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Could MiFID II be the Unlikely Catalyst of AI Adoption in Capital Markets?

By: Terence Chabe, Business Development Manager, Colt Technology Services

We are a year on from MiFID II coming into effect, and while the regulation hasn’t caused any of the more apocalyptic consequences predicted, it has transformed the day-to-day life of those working in capital markets. One key change is the vast amount of data firms are required to produce and store. MiFID II demands that the data of every transaction completed by a firm must be stored for a minimum of five years, and new rules around transparency mean firms are obliged to produce various kinds of data for investors and regulators. The need to produce and store so much data makes complying with MiFID II an onerous task.

For many years, the focus for trading firms was on latency in order to trade faster, but in the post-MiFID II world, priorities have been turned on their head. The difficulties of compliance have given firms no choice but to invest in new, smart technologies that will help ease the task.

Implementation of smart technologies in capital markets is not new, smart order routers have been in existence since MiFID I, and algo trading is commonplace. Firms know that to maintain competitive advantage in today’s markets, they need to be looking actively at how to make effective investments in technology. As smart technologies have developed, and machine learning has advanced, artificial intelligence (AI) has started to play an increasingly important part in every industry.

In capital markets, AI used to be seen as nothing more than a buzzword. Even when AI adoption was becoming more mainstream in retail banking, those in capital markets were wary and slow to embrace the technology. Only with something as monolithic as MiFID II have capital markets firms been forced to look to AI and consider the value the technology can bring to their operations.

The savviest firms are beginning to see production of huge amounts of data not as a burden, but as an opportunity to use AI in ways that will help render an advantage over other market players. AI can enhance judgement and, in turn, augment human intelligence by evaluating and improving the decision-making process. AI systems can analyse large amounts of data and help traders make decisions based on the recommendations of the AI. Machines can analyse alternative datasets such as weather data or shipping data and from this help traders form secondary or leading indicators, offering a clear competitive advantage.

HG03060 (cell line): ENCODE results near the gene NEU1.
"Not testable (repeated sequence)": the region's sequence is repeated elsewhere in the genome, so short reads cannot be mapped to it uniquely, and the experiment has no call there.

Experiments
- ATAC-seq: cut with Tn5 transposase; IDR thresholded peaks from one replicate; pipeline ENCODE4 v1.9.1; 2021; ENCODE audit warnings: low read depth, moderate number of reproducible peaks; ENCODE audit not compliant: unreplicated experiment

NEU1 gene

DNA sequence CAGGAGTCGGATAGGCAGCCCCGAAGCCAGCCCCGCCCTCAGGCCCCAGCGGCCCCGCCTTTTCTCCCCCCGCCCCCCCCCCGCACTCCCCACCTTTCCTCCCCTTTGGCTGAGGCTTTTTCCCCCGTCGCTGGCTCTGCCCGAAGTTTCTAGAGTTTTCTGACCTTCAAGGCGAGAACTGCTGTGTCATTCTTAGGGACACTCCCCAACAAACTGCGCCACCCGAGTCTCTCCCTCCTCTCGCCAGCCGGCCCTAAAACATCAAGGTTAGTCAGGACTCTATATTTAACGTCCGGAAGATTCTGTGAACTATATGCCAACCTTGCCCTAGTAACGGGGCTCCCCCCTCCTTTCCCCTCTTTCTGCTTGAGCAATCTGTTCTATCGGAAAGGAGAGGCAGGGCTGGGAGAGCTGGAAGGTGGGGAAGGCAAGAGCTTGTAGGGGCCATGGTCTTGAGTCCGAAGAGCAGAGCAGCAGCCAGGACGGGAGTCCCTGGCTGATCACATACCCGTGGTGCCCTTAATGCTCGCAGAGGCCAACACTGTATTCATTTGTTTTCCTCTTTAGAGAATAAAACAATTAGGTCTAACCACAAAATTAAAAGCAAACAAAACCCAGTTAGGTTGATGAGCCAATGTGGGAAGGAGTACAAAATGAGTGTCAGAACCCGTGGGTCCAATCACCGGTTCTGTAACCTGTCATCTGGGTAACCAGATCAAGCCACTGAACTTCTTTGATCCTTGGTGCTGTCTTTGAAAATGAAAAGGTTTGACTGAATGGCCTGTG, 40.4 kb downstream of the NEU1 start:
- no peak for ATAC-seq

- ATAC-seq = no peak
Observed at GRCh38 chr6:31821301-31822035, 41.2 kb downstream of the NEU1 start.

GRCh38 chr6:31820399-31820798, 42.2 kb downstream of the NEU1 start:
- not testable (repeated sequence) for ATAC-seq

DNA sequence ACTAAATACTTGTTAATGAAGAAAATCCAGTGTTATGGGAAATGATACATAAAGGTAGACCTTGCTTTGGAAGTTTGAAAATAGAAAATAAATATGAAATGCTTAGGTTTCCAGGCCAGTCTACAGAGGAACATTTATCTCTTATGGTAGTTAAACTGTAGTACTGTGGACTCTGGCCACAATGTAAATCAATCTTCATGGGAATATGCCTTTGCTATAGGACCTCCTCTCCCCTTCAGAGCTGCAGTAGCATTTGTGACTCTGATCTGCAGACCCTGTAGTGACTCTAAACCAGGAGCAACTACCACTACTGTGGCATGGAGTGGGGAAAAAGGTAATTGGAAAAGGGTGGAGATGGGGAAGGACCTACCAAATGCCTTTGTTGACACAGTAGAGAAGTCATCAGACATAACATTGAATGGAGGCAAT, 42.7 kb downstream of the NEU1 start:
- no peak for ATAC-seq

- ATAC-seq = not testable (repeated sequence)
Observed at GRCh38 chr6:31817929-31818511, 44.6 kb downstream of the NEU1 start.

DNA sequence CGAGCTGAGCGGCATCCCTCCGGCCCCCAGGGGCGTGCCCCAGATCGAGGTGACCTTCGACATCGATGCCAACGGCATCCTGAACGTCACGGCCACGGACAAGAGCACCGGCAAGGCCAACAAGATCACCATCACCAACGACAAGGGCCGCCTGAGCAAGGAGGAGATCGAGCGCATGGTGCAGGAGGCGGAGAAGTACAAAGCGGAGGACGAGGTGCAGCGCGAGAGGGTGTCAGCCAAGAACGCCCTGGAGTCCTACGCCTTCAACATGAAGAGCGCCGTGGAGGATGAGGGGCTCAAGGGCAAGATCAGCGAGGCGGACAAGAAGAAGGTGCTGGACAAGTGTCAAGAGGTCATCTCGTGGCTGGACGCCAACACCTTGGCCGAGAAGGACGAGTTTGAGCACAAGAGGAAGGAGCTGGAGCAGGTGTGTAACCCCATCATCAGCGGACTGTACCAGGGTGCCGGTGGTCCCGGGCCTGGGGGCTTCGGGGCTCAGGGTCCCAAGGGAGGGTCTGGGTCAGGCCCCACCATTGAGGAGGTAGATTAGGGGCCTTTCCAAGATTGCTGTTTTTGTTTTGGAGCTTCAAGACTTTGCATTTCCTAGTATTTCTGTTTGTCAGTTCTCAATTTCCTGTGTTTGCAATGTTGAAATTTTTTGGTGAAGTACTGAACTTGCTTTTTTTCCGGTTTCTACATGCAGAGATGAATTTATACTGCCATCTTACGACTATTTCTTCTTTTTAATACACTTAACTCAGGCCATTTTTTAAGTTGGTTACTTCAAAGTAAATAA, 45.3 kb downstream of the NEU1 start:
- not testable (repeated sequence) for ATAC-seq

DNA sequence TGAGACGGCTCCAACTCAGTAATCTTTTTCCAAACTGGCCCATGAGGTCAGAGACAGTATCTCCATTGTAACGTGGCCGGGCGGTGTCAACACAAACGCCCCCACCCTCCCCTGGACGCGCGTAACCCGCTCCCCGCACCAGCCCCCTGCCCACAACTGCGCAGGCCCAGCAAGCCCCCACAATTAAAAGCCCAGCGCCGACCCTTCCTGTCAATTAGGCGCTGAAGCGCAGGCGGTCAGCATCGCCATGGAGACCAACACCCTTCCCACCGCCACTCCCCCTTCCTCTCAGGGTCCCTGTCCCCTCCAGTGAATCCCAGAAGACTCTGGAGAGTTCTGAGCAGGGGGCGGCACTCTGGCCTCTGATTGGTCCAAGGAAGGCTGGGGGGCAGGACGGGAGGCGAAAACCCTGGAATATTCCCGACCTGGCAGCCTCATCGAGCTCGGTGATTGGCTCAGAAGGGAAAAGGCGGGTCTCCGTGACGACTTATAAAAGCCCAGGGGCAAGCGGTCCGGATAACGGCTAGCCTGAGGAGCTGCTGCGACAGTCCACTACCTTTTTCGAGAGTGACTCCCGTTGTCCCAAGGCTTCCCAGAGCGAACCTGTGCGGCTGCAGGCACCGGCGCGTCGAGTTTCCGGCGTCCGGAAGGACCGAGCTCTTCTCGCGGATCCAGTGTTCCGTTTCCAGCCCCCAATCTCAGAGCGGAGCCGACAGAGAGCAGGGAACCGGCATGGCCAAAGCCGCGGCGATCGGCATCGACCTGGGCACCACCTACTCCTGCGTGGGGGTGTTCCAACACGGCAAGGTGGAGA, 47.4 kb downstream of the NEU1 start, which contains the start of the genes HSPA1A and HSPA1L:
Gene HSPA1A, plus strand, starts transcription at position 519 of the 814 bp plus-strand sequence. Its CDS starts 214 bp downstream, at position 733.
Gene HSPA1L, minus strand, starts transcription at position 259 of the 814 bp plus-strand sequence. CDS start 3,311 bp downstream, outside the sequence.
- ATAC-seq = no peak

AI as a technology is in its infancy, even more so are its use cases in capital markets. In future, as AI becomes more advanced, we could see it come off the trading floor and be implemented into the client facing side of capital markets. Digital assistants powered by AI technologies such as machine learning will be able to understand the intent of a client and generate real-time responses in a flowing conversation. Soon, we could see traders’ interactions and dealings on the trading floor being directly augmented by artificial intelligence software. This would have huge repercussions and reshape capital markets, just as MIFID II has done.

While AI adoption is an exciting prospect for any capital markets firm, making a success of using the technology will have some dependencies. Implementing AI requires trust in the technology from a firm’s management and, to be at its best, AI needs to be implemented and integrated into systems. This requires a positive and forward-thinking approach to digital transformation from bosses. Even then, integration of AI systems could be an issue for some firms. For older firms that are heavily dependent on legacy systems, integrating AI will be a complex challenge. That said, there is an opportunity for more nimble firms not shackled by cumbersome legacy systems to be early adopters of AI and be the first to reap the benefits it brings.

A year on from MiFID II, capital markets firms remain in uncharted waters. The vast amounts of data that need to be stored and produced has rendered the market highly complex and new technologies are needed to make sense of it. Firms need to be investing in technologies like AI right now if they are to reap the benefits of the data-rich post-MiFID II market.

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